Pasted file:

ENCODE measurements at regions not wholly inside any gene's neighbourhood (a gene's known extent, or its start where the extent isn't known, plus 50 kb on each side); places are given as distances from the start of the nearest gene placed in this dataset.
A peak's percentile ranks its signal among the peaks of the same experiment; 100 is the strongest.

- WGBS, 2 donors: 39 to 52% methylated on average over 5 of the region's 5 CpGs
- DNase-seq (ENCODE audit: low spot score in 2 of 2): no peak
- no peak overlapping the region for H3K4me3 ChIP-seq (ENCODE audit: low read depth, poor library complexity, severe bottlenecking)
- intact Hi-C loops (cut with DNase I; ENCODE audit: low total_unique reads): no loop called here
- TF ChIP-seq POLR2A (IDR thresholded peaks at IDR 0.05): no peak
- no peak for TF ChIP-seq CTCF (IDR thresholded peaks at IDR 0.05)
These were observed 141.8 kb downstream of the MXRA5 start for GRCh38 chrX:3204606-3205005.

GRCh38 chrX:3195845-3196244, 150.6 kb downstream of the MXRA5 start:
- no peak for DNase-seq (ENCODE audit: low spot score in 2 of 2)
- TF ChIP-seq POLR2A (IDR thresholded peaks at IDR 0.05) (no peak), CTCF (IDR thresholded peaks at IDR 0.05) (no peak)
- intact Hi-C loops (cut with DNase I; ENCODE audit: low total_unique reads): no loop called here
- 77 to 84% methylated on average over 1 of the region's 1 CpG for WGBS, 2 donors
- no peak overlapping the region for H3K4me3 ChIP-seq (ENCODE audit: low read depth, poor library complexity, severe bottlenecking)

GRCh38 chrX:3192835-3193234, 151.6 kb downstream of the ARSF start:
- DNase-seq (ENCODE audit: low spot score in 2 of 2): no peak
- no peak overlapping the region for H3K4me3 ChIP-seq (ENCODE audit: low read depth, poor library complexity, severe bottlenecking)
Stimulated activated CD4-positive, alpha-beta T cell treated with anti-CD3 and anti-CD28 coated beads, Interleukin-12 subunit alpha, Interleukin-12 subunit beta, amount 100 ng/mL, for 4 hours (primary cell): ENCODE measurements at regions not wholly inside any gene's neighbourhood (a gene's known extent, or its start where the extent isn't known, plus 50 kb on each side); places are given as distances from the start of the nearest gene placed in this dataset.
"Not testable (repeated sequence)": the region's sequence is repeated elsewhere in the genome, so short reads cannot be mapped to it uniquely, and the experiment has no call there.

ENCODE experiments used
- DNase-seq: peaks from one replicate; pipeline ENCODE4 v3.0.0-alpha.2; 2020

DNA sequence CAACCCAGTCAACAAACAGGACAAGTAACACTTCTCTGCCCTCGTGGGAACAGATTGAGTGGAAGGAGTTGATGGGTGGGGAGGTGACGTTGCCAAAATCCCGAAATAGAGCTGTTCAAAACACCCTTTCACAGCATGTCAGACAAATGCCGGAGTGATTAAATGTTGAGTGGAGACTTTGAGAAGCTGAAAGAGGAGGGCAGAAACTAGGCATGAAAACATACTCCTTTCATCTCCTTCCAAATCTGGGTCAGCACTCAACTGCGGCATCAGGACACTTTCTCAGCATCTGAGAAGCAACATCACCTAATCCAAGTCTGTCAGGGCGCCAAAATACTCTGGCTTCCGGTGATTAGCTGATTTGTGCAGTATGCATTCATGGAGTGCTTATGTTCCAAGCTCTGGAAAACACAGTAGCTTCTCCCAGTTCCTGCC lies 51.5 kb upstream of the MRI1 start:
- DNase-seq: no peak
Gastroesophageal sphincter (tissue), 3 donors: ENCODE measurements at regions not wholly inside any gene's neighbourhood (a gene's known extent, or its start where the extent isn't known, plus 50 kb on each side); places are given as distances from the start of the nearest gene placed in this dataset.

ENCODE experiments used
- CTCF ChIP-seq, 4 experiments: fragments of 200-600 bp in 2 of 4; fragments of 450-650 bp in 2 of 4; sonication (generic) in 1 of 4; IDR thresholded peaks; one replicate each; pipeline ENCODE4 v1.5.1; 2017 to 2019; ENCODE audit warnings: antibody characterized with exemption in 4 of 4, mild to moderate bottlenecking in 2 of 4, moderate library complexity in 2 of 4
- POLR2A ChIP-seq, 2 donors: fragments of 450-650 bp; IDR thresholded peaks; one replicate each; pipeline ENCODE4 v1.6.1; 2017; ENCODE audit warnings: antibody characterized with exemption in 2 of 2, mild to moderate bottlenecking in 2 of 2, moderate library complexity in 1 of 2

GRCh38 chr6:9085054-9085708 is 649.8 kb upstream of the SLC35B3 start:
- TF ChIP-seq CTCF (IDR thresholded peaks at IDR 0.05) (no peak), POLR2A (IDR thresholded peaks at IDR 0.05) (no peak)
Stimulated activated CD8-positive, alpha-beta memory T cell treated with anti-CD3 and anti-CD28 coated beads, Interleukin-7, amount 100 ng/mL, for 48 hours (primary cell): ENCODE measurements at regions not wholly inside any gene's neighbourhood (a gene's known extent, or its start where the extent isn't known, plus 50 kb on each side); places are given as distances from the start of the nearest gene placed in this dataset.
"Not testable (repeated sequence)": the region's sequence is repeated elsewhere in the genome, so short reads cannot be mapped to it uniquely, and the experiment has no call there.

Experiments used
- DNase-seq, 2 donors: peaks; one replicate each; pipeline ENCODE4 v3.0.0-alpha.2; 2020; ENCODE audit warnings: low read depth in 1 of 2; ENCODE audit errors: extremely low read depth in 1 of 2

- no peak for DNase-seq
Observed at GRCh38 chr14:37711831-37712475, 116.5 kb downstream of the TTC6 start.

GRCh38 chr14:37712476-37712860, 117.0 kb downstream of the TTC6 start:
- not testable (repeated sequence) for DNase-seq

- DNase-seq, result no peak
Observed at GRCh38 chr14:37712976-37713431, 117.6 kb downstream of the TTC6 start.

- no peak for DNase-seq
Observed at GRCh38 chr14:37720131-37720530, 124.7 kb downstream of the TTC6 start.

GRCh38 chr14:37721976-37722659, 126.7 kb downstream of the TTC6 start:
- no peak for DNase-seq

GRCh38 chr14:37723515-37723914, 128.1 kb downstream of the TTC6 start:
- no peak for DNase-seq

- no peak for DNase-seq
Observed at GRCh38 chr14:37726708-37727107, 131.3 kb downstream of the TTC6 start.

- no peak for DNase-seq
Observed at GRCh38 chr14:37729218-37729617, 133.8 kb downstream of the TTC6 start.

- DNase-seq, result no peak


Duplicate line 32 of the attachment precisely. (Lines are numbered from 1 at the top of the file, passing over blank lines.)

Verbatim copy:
"Not testable (repeated sequence)": the region's sequence is repeated elsewhere in the genome, so short reads cannot be mapped to it uniquely, and the experiment has no call there.